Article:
Since overheating is my worst enemy in my goat milk soaps I tend to use fragrances that I know won't get too hot, and those are usually non-accelerating ones.
I have come to the same conclusion about the goat milk lye solution. It is thicker from the beginning, and I need to choose designs that work better with a thicker batter. I believe most of the culprit has been my nose, which tends to love accelerating fragrances...lol...and expensive ones as well. :)
 

lucycat

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If you love fragrances that accelerate then my best tip is to make that same soap a lot of times and keep notes. You can never make an accelerating fragrance not accelerate but you can make it one that you can handle. Temps can make a difference but I don't think it is a hard rule and I have a different idea of temps on each fragrance. Sometimes on goat milk soaps I want my oil temp to be closer to 100 because the milk/lye mixture is usually 75-80. The warmer oil temps helps keep my batter a little thinner which I like. In water soaps I find that having my lye-water at room temp will help regardless of my oil temps.

I have a few scents that I love that tend to rice and separate. I add about 3-4 tablespoons of my base oils to the fragrance oil to warm and to thin the fragrance oil concentration. When I add the fragrance at either emulsion or trace I pour very slowly in a small stream while constantly whisking. I use as big a whisk as the pot can handle. If the whisk is large enough to move all the batter then I can usually get a smooth batter. I may still not have a ton of time to work with a design but no ricing/separation.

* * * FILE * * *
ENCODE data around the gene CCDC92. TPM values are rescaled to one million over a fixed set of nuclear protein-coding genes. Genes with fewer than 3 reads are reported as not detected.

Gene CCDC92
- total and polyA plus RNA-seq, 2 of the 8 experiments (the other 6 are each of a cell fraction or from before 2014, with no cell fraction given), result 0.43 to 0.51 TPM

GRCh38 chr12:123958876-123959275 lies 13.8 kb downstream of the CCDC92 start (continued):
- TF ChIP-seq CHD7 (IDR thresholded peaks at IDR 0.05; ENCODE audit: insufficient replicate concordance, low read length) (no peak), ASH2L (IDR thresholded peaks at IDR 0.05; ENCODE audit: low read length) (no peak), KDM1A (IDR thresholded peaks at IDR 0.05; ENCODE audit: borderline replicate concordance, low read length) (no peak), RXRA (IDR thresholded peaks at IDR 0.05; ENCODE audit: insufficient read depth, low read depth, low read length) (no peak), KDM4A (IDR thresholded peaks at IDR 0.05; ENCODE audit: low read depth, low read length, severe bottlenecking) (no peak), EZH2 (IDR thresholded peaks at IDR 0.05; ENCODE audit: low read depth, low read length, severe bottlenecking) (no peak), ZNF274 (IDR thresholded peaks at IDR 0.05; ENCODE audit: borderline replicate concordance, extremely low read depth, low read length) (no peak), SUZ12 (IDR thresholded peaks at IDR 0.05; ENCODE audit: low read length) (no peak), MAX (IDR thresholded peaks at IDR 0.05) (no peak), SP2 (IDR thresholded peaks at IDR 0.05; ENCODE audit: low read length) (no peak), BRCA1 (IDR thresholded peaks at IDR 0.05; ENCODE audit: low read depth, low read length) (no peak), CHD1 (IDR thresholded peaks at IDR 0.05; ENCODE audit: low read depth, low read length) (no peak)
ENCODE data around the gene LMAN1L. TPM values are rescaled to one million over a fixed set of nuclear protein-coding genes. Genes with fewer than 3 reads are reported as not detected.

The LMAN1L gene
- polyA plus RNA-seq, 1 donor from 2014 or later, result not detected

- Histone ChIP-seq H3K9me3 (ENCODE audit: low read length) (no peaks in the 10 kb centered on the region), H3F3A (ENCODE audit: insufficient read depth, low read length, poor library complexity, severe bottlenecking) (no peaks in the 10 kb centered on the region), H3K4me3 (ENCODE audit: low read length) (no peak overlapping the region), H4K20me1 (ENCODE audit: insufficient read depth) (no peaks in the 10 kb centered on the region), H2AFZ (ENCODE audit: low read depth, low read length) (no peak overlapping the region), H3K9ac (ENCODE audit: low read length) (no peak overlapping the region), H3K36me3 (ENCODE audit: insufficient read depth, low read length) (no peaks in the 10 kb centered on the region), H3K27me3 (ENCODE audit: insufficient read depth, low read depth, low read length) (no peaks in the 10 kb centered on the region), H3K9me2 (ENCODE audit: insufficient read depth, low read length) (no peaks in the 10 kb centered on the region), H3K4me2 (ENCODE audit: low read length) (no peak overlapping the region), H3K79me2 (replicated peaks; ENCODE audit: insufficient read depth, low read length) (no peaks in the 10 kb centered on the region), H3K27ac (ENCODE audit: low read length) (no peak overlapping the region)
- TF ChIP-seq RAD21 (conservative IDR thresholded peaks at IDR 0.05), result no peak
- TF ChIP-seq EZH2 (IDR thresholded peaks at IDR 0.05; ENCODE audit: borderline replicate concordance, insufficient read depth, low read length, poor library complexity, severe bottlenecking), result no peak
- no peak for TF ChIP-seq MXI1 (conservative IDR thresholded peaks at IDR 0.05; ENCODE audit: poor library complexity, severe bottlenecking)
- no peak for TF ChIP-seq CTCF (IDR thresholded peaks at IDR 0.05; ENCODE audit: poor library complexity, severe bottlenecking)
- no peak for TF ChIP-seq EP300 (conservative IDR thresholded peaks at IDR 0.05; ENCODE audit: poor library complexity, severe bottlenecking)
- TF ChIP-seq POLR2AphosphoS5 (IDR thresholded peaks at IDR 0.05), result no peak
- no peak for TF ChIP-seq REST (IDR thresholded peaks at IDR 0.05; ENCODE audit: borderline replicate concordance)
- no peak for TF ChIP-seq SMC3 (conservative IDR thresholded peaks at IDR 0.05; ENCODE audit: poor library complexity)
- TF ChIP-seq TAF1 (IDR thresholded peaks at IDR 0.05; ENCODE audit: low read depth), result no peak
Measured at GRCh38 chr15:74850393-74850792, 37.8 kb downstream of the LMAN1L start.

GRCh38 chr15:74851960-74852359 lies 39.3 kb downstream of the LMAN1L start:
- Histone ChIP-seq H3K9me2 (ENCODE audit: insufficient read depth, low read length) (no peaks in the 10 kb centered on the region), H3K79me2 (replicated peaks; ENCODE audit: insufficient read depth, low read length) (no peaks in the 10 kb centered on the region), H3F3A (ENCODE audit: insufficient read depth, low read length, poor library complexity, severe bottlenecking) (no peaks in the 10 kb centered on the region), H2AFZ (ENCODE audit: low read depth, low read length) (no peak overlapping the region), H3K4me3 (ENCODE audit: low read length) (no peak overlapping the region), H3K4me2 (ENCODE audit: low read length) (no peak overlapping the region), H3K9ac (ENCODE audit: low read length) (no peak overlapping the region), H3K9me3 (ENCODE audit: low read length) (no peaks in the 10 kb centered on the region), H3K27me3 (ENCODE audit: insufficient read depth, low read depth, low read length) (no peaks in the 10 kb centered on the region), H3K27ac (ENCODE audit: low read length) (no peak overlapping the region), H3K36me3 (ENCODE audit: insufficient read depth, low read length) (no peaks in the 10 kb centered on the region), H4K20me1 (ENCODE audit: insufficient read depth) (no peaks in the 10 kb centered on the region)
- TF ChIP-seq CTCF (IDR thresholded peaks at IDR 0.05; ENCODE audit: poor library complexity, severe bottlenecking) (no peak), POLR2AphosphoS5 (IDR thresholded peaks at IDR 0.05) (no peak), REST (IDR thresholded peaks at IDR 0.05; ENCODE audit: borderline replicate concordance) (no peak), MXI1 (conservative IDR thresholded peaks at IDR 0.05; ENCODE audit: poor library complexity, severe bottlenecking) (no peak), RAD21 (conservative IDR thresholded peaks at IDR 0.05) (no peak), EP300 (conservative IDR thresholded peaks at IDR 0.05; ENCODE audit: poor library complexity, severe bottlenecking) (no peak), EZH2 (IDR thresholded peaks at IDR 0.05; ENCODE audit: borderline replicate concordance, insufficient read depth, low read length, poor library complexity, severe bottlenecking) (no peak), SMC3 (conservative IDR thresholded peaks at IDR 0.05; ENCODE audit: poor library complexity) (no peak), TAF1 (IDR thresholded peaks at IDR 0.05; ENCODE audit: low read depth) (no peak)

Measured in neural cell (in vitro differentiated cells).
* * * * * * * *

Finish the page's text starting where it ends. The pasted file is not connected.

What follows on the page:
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@lucycat yes! that is the technique I was remembering. Thank you for sharing the details. I have one accelerating FO that I adore, and I keep meaning to try this with that FO to see if it can be used in CP instead of having to HP.
 

lucycat

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@lucycat yes! that is the technique I was remembering. Thank you for sharing the details. I have one accelerating FO that I adore, and I keep meaning to try this with that FO to see if it can be used in CP instead of having to HP.
I thought it was my technique you were commenting. It isn't perfect but it does help; whisking in a fragrance helps so much it is my norm when using a new fragrance.
 

TheGecko

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I do a full goat milk soap and have never had an issue with acceleration. But I should mention that I soap at a lower temp when I use GM because I don't want to chance scorching the milk. My GM Lye Solution is usually between 65F-70F, my Oils/Butters are around 100F. I don't use colorants, just scent which I had to the oils. I then add my Lye Solution...use several 10 to 15 second bursts and stirring for a couple of minutes to get to the light side of a medium trace and then pour, cover and pop into the frig.

I've also done full coconut milk soap and it's been the same result.